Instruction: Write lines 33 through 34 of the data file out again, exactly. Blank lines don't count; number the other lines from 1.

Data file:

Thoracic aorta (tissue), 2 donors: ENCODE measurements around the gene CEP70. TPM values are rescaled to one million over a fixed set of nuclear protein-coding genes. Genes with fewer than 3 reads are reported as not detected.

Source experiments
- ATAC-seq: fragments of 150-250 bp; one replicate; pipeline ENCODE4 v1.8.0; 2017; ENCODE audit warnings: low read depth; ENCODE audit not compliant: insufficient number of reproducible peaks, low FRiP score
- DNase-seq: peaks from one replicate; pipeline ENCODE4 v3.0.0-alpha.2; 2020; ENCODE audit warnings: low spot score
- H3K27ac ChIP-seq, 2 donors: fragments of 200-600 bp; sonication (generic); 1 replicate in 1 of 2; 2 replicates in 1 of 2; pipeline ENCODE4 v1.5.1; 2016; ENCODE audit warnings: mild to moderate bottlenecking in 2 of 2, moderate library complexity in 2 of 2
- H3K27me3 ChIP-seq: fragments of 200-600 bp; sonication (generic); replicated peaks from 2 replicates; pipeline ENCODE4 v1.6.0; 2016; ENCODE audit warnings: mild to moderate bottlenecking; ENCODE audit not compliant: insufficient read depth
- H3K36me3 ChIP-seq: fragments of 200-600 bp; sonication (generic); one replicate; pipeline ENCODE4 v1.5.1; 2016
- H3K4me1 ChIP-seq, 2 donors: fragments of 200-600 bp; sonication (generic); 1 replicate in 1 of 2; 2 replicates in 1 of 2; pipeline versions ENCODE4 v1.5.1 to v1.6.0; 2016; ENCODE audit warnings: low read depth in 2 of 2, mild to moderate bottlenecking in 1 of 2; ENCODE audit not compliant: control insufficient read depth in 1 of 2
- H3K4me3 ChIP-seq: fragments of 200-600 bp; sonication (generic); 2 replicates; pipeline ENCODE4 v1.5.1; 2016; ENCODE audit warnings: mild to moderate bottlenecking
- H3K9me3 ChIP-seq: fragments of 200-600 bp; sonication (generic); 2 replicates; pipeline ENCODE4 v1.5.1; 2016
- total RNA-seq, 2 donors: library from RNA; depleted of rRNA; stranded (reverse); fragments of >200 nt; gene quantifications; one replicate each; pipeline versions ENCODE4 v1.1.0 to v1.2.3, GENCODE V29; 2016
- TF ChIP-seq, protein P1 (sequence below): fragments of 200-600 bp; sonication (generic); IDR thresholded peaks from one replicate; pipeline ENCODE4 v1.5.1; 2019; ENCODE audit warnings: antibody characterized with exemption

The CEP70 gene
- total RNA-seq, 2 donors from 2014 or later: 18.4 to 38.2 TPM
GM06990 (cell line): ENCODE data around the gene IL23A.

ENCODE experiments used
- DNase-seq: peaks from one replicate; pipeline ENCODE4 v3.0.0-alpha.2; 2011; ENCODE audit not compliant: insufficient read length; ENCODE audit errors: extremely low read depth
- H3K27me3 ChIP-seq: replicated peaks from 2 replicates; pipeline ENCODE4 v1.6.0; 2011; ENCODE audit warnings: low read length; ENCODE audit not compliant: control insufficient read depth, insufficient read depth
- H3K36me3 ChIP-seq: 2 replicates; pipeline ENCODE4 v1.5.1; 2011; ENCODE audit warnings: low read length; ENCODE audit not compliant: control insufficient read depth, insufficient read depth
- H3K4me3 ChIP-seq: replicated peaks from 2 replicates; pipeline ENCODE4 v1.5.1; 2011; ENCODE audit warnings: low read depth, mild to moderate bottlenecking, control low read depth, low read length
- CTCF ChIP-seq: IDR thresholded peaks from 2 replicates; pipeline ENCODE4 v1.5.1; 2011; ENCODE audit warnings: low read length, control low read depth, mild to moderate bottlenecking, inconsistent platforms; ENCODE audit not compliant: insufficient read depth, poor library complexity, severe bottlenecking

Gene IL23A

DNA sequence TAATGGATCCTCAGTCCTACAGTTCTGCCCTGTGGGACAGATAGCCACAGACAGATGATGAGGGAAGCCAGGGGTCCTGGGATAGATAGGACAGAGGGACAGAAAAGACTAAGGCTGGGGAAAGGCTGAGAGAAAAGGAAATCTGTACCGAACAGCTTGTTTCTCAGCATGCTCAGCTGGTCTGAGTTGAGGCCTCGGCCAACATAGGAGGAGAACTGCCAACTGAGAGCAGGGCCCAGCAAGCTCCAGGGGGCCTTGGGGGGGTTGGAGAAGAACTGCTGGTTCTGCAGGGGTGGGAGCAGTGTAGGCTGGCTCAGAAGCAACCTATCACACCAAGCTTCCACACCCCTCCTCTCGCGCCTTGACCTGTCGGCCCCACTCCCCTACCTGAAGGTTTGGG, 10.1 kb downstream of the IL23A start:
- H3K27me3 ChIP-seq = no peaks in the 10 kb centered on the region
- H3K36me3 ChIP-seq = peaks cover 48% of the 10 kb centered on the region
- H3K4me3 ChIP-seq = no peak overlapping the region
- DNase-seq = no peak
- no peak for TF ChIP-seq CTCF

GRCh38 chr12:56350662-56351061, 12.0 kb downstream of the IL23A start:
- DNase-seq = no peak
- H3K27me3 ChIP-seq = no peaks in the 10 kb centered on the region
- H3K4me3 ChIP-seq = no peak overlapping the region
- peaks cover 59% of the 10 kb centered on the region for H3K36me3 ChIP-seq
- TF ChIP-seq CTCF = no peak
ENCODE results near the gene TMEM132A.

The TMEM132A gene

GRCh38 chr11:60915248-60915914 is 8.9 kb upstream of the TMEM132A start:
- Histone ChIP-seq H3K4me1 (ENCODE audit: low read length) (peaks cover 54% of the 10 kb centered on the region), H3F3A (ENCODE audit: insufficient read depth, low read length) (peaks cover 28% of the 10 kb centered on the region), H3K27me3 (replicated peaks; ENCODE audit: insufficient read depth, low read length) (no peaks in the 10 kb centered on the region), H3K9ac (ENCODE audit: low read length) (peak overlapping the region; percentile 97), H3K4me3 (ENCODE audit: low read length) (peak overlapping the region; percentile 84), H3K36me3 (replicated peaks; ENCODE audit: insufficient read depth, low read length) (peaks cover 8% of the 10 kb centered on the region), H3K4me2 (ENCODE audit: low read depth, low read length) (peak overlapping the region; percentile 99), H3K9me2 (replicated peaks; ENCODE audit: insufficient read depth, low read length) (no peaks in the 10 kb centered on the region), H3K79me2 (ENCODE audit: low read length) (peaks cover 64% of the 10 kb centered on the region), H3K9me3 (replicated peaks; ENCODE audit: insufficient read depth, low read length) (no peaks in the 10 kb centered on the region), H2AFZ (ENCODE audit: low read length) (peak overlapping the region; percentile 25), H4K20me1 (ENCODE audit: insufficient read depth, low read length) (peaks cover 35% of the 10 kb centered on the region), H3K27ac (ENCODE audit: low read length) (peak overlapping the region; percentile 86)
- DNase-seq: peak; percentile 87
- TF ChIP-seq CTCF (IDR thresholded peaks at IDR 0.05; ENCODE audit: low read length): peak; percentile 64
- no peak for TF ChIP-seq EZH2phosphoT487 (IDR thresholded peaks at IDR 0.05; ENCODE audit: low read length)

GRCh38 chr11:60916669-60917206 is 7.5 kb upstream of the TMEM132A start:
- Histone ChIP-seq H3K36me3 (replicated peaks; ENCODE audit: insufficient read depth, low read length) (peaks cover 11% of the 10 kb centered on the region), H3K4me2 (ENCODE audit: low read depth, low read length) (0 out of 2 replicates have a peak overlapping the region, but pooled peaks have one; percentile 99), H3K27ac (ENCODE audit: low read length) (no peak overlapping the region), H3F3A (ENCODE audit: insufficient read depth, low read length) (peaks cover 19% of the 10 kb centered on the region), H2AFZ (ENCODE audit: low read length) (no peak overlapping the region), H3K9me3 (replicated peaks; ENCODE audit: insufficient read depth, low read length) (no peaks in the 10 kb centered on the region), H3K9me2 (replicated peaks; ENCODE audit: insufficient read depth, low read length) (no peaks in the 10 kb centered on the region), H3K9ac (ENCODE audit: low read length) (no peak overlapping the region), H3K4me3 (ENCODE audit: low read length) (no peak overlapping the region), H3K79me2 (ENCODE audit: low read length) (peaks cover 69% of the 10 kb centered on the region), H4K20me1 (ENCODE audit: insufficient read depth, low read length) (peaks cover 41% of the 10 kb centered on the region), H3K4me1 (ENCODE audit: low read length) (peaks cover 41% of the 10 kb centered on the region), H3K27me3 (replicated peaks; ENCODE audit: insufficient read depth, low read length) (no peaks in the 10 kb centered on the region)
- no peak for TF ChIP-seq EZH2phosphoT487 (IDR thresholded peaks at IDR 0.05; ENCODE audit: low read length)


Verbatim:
- peaks cover 59% of the 10 kb centered on the region for H3K36me3 ChIP-seq
- TF ChIP-seq CTCF = no peak